Iterative Creative Thinking
Creative thinking leads to better ways in solving problem. Creative thinking does not guarantee for a better solution. However without it, progress will happen in a much slower pace.
Creative thinking is the foundation of invention and innovation. Statistical optimization can optimize a process, but creative thinking sparks new idea that can lead to non-incremental solutions. Even with the advancements on ML based AI, little progress was made in developing software tools for creative thinking. By applying logical abstraction on natural language narrative using software, we are one step closer to the creation of machine intelligence.
Elements of Creative Thinking
Creative thinking is the intersection of imagination, fantasy and abstraction on a narrative. Abstraction lifts our thinking from a concrete narrative to virtual. Imagination addresses the counterfactual. Fantasy connects new possibilities to the abstracted picture together with counterfactuals to deliver creative solutions.
The following diagram shows creative thinking as an intersection of abstraction, imagination, fantasy and abstraction:
When we apply our imagination and fantasy together with ELAINE's abstraction on the narrative, if there is any new insight, we turn such insight into augmentation for amendment to the latest narrative. The amended narrative is then submitted to ELAINE for another iteration. This process is shown in the following diagram:
An Example of Creative Thinking Using ELAINE
In order to give this discussion some context, we use a small narrative in the example. It provides basic context of the objective. In this case, the narrative is about "Hydrogen as alternative fuel". The following is the text provided to ELAINE:
Consider the above narrative as a seeding problem statement created by a researcher who wants to explore the subject of "Hydrogen As Alternative Fuel" using creative thinking. The process involves collaborating with ELAINE iteratively looking for related topics to provide more context to the topic.
The above text is submitted to ELAINE and it returns the following abstractions:
with (fuel,energy,hydrogen) identified as a challenge.
By putting focus on these abstractions, one may consider more exploration of relationship between "fuel", "energy", "pressurized", "cylinder" and "piston" is warranted. The abstractions on "(hydrogen,energy,piston)" and "(fuel,energy,hydrogen)" can spark creative thinking.
For example, having these abstractions at hand, the following possible solutions may come to mind:
1. To address the abstraction on (fuel,energy,pressurized), a solution to produce hydrogen on demand and keep it in an inert form may solve the problem.
2. To address the abstraction on (fuel,energy,piston), a solution may be at hand by introducing harden alloy capable of enduring high pressure at high temperature together with higher circulation of coolant to keep the cylinder temperature under control.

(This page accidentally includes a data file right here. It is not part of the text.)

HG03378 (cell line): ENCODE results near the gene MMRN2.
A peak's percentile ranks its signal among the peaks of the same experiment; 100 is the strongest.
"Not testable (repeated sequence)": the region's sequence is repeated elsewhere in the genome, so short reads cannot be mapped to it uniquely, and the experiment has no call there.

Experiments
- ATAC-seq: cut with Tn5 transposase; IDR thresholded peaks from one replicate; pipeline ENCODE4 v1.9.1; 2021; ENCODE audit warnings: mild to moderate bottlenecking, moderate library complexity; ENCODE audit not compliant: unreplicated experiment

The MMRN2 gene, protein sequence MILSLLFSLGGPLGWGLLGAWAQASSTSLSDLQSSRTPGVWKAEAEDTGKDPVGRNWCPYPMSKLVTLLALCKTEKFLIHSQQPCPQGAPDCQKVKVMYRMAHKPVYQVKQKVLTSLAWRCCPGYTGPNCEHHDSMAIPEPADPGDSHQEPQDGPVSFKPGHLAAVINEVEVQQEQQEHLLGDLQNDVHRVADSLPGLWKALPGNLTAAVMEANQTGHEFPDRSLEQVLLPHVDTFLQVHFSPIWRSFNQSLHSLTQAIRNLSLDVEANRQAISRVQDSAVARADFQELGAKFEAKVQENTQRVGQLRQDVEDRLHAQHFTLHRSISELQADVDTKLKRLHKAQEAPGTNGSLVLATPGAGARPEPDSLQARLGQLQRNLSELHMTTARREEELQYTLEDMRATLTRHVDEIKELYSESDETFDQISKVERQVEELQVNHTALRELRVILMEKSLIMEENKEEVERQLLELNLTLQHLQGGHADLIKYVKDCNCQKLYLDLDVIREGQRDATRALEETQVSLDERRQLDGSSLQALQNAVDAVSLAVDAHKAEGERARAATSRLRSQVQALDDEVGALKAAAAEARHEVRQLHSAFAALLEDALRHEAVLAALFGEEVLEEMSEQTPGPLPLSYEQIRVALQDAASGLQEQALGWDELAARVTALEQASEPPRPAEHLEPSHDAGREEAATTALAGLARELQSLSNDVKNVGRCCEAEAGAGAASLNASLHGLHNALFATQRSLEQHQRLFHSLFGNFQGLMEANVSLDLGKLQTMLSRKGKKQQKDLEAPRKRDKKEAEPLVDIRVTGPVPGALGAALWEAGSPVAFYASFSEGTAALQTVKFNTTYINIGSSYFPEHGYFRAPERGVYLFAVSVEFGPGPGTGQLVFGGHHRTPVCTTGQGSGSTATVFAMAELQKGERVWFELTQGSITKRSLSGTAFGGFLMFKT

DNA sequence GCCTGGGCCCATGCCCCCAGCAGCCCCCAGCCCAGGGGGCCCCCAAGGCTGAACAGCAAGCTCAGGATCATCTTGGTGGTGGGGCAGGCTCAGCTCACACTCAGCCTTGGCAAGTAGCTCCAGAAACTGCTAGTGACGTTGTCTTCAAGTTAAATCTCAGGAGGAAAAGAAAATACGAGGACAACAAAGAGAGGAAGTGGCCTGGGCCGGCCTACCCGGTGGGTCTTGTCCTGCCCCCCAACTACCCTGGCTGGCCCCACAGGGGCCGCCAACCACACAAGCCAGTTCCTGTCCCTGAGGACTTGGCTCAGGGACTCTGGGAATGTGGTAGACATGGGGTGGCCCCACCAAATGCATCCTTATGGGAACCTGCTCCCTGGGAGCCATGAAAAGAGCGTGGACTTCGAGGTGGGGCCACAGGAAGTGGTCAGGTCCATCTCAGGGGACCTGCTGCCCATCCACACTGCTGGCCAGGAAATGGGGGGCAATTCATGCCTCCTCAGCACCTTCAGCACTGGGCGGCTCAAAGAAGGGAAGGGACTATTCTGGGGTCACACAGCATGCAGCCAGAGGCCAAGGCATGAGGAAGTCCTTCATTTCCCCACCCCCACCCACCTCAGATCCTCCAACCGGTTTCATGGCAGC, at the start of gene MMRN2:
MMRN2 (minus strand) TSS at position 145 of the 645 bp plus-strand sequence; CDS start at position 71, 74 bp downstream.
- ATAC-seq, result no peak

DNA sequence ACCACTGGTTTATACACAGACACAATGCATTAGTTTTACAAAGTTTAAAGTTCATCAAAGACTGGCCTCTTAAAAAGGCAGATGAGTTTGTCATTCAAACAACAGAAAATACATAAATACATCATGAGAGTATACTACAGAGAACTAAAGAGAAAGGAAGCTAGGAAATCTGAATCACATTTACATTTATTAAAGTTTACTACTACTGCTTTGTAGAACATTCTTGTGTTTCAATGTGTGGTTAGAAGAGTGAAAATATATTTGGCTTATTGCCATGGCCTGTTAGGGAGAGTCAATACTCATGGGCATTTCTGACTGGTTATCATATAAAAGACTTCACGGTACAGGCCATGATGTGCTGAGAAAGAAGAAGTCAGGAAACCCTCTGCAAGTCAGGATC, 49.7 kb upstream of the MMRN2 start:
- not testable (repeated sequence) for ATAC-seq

3. With regards to the abstraction on (fuel,energy,release), a solution may consist of a small intermediate container as buffer to balance the supply and demand of conditioned hydrogen for consumption by the engine.
All of the above is only an example to show hypothetical assumptions from a layman, but it is not difficult to extrapolate such example into a practical scenario where design engineers can use ELAINE to expand the possibilities. By building upon this narrative with additional considerations through multiple iteration, one can drill down into more ideas and design specifications.
For an online report of ELAINE analysis on this sample narrative:
Click to view ELAINE analysis on 1st iteration
To further our discussion, we include the above notes as additional input to ELAINE for analysis. The following is the amended narrative:
The following is a new list of abstractions from the second iteration with ELAINE:
From these abstractions, additional thinking can lead to additional design criteria. The following is a list of creative thoughts derived from ELAINE's abstraction:
1. Looking at abstraction (hydrogen,oxygen), there may be a need to create a mechanism to control the mix of fuel.
2. Looking at abstraction (hydrogen,fuel,cylinder), there may be a need to create a mechanism to inject the fuel mix to the engine cylinder.
3. Looking at abstraction (hydrogen,fuel,energy), one needs to address the cylinder volume and fuel mix in order to determine if we can meet the power requirement.
4. Looking at abstraction (fuel, oxygen), one has to evaluate the added benefit of using pure oxygen instead of using air as oxygen supply.
5. Looking at abstraction (hydrogen,fuel,fossil,risk,) one has to distinguish the additional risk as a result of using hydrogen as opposed to conventional fossil fuel.
6. Looking at abstraction (hydrogen,fuel,fossil,combusted) one needs to address new lubricant for the hydrogen combustion.
To view the second iteration in our creative design process with ELAINE on using hydrogen as an alternative fuel:
Click here to view ELAINE Analysis on 2nd iteration
ELAINE is a creative thinking tool. Here, we walked through two iterations of design sessions using a simple narrative of using hydrogen as alternative combustion fuel to seed a collaborative process. Similar process can be used to solve complex problems. ELAINE is agnostic to domain of discourse. The same iterative process can be applied to solve any complex problems independent of the nature of problem domain; including but not limited to government policy, legal, business, sales&marketing, media news, science, technology, finance and economy.